Caring about what others think of us is natural. We want to make a good impression, we want to put our best foot forward. I get that. When we’re young, this tends to be more prominent. It’s hard to be 13 and be OK with the fact that you don’t fit in. As we get older, we get better at ignoring it. But to some degree, I think we’ll always care a little bit.
Caring a little is OK. But the problem arises when we let how much we care about what other people think, stop us from doing what feels right to us.
While this point applies to life in general, right now I’m talking specifically about how we succeed in our businesses. Most of us are navigating this journey with a faulty compass, working like crazy to build the life and business we want for ourselves and our families. And because there is no one way to build a business, we’re often second guessing our decisions and allowing ourselves to listen a little too much to the feedback, advice, and “constructive criticism” of others.
This can present itself in so many different ways.
- not trying new marketing ideas for fear of them flopping and people smulgy saying “I told ya so.”
- redesigning collections because someone thinks it’s ugly or unflattering or boring or nothing special.
- making decisions about the direction and growth of our businesses because of feedback from someone whose MBA automatically makes them an “expert.”
- not launching a business at all because some people in your life “don’t get it.”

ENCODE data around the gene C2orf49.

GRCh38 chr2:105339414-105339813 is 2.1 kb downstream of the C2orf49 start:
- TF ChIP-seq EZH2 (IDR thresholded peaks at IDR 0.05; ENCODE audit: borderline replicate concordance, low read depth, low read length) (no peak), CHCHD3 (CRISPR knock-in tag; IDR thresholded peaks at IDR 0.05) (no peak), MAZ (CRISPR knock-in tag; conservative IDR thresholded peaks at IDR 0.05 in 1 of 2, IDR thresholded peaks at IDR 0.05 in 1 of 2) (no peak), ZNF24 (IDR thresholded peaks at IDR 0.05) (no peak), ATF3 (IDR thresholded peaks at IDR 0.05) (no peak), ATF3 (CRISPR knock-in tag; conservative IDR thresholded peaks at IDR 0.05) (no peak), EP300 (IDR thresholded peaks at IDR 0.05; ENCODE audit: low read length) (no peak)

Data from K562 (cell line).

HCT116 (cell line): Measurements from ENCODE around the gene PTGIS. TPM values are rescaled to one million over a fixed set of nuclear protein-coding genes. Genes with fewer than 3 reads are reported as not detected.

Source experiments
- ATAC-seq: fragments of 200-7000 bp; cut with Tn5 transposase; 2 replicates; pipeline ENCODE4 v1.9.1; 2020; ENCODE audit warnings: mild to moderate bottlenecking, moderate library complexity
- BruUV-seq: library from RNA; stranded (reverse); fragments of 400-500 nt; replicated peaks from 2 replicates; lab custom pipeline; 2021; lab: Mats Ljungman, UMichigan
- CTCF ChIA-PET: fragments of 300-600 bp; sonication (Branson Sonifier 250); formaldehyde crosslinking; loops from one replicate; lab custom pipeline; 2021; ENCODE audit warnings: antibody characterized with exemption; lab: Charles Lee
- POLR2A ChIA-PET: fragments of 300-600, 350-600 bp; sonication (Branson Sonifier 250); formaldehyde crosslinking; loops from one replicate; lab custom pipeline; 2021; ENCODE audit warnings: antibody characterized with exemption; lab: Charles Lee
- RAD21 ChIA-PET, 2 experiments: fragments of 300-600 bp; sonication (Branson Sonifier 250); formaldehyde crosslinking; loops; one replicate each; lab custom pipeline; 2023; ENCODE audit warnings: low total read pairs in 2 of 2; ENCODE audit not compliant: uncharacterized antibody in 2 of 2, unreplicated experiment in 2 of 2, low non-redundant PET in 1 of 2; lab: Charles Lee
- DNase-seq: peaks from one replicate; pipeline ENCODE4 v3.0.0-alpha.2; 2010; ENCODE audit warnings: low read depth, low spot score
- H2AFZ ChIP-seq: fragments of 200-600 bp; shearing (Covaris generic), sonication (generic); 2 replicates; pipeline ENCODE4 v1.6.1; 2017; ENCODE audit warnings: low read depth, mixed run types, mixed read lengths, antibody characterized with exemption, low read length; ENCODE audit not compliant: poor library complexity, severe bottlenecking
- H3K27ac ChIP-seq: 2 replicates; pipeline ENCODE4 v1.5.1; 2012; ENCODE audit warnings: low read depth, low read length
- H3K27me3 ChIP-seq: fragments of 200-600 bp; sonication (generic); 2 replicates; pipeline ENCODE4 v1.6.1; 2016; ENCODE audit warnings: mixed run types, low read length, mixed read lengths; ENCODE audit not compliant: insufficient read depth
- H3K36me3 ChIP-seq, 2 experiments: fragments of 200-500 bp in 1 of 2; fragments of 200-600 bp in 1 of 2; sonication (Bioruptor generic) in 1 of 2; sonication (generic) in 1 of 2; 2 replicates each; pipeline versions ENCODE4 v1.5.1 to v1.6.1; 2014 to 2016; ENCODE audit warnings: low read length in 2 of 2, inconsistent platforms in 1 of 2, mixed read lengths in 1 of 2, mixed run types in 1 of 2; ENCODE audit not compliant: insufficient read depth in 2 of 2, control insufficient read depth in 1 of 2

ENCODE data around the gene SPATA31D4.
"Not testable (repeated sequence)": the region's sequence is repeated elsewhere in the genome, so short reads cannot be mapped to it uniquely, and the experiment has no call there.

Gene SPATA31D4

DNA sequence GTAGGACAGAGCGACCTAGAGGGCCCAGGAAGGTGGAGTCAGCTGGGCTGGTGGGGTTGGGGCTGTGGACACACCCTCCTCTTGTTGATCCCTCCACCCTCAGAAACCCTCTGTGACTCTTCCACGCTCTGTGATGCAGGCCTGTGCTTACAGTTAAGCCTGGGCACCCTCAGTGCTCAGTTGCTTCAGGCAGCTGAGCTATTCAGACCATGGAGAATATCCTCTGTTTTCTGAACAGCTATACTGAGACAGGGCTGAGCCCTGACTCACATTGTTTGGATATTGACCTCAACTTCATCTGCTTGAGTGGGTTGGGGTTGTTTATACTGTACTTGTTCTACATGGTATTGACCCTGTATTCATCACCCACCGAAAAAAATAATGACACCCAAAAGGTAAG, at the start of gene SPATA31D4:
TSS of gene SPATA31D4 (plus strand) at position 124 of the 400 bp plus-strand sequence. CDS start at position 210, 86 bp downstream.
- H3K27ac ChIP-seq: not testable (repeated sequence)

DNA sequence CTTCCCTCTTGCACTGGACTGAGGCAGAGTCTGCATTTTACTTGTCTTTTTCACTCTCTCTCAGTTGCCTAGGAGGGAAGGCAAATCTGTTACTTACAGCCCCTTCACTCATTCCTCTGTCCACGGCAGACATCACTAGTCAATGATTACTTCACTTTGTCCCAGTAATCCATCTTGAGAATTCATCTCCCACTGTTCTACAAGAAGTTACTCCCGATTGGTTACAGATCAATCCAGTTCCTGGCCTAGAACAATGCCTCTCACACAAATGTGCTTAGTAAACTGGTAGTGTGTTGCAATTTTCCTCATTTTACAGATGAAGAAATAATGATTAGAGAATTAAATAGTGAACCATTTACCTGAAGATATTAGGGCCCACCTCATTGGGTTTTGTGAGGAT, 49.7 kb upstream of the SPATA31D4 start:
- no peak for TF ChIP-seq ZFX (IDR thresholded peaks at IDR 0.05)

- not trying every possible sales angle for fear of looking crazy or desperate or clueless.
I once listened to a podcast with Sara Blakely, founder of Spanx, where she talked about the early days of starting her business. She talked about how she had no idea what she was doing, how people told her she was crazy, how people didn’t get the product, how she would run around department stores re-merchandising her product to better position it for sales, and so much more.
Everything she said, I found myself saying in my head, “Wow.” Because no matter how much other people thought she would fail, no matter how much other people thought her idea was a stinker, no matter how much people thought her techniques were crazy and “wouldn’t scale”, she didn’t stop. She didn’t let her possibility of success shrivel up and die.
She didn’t let what other people thought of her, her idea, or her methods keep her from going after her goals.
And you shouldn’t either.
There are always going to be a lot of things that pop up in our businesses that could seem silly or desperate or like “bad ideas”. And some of them may be. But it’s our right and privilege as business owners to find that out for ourselves, to try what feels right to us. If it flops, so be it. We’ll learn and move on.
But what if it succeeds?
What if everything you’ve been working so hard for is just right there within arms reach; just past that belief that what other people think matters more than what we believe to be right for our own businesses?
Imagine that. Keep it in your mind the next time you find yourself listening just a little too much to others’ opinions, the next time you “feel stupid” about trying something in your business, the next time you’re ready to give up on an idea simply because someone else doesn’t like it.
If you can do that, if you can catch yourself when you’re giving others permission to stifle your success, I promise you that you’ll start to see the progress in your business that you’re wanting so badly. Opportunities will open up for you and goals will be reached.
Try it, OK?
Lots of love and encouragement,